Plumbagin, a natural naphthoquinone from the officinal leadwort, has recently been shown to exert promising anti-cancer effects. However, its therapeutic use is hampered by its failure to specifically reach tumors after intravenous administration, without secondary effects on normal tissues. Its poor solubility in water and rapid elimination following in vivo administration further limit its potential use. We hypothesize that the entrapment of plumbagin within PEGylated PLGA nanoparticles conjugated with transferrin, whose receptors are overexpressed on many types of cancer cells, could lead to a selective delivery of the drug to tumors following intravenous administration and enhance its chemotherapeutic effects. The objectives of this study were therefore to prepare and characterize transferrin-conjugated, PEGylated PLGA nanoparticles entrapping plumbagin, and to assess their anti-cancer efficacy in vitro as well as in tumor-bearing mice. The intravenous administration of transferrin-conjugated PEGylated PLGA nanoparticles resulted in the complete suppression of 10% of B16-F10 tumors and regression of 30% of the tumors, with improvement of the animal survival compared to controls. The treatment was well tolerated by the animals. Transferrin-bearing PEGylated PLGA nanoparticles entrapping plumbagin are therefore highly promising therapeutic systems, able to lead to tumor regression and even suppression after intravenous administration without visible toxicity.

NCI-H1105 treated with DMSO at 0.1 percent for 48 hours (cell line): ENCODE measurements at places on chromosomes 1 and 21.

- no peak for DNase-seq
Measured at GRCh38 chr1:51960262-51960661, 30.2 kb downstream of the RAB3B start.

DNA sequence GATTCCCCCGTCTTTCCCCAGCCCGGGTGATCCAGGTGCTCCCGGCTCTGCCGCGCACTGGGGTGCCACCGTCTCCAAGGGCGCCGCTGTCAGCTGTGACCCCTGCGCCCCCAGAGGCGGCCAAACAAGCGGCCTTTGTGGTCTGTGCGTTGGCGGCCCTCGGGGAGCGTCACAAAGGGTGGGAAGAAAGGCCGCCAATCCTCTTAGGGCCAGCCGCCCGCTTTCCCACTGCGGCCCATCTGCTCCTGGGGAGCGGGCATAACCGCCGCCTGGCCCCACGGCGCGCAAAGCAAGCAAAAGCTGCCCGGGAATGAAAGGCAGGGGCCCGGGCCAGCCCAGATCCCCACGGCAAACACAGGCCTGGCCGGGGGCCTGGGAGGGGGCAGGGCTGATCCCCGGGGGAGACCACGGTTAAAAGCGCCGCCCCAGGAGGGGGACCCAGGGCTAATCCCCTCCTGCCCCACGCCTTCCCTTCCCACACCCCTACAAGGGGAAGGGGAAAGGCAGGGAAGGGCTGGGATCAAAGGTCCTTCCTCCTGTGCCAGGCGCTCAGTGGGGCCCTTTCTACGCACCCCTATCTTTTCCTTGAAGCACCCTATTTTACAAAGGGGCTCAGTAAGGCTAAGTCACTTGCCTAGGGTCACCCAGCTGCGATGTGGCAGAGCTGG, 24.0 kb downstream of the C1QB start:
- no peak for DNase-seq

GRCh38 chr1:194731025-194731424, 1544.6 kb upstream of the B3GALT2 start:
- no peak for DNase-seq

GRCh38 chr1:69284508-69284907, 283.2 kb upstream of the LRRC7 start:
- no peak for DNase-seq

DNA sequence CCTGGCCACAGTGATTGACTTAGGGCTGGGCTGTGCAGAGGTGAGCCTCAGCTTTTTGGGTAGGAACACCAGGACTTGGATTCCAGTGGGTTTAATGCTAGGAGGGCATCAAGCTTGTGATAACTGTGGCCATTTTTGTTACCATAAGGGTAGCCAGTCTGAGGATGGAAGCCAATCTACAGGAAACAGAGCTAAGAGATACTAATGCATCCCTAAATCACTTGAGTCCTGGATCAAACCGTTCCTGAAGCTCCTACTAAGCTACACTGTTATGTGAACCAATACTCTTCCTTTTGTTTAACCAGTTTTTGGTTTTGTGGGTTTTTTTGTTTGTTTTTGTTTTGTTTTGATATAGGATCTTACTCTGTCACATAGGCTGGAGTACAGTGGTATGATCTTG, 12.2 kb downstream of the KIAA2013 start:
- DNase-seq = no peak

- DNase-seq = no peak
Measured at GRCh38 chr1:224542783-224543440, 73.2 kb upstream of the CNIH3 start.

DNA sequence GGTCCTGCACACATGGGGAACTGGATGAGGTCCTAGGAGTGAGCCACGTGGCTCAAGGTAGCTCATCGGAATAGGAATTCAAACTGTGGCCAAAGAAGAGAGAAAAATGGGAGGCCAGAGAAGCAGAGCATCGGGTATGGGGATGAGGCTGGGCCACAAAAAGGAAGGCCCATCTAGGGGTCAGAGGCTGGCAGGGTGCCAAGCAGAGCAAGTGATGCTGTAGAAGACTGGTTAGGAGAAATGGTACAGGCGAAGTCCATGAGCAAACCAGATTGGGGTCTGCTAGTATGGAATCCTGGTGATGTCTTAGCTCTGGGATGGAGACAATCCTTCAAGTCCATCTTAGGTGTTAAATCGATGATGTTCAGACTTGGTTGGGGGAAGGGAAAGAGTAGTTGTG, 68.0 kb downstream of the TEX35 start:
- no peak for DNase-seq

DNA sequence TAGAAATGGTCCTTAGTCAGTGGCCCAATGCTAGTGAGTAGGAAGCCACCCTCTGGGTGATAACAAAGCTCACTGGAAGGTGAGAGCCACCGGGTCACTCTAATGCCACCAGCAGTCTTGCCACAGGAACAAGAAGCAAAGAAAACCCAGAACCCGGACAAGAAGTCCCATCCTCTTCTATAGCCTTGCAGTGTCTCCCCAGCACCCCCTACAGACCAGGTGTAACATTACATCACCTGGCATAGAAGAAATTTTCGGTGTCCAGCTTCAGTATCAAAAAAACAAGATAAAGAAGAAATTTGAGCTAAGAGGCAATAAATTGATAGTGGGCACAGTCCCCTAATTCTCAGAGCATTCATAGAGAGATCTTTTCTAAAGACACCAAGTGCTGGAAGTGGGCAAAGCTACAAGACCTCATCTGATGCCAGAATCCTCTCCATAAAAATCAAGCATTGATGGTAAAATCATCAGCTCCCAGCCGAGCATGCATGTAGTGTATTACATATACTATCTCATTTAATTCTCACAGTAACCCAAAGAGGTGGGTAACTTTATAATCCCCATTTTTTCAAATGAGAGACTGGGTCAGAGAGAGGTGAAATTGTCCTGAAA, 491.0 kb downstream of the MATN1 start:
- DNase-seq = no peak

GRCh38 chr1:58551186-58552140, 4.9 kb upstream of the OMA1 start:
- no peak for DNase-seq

- tumor targeting
- PEGylated OLGA nanoparticles
- cancer treatment
FingerprintDive into the research topics of 'Anti-tumor activity of intravenously administered plumbagin entrapped in targeted nanoparticles'. Together they form a unique fingerprint.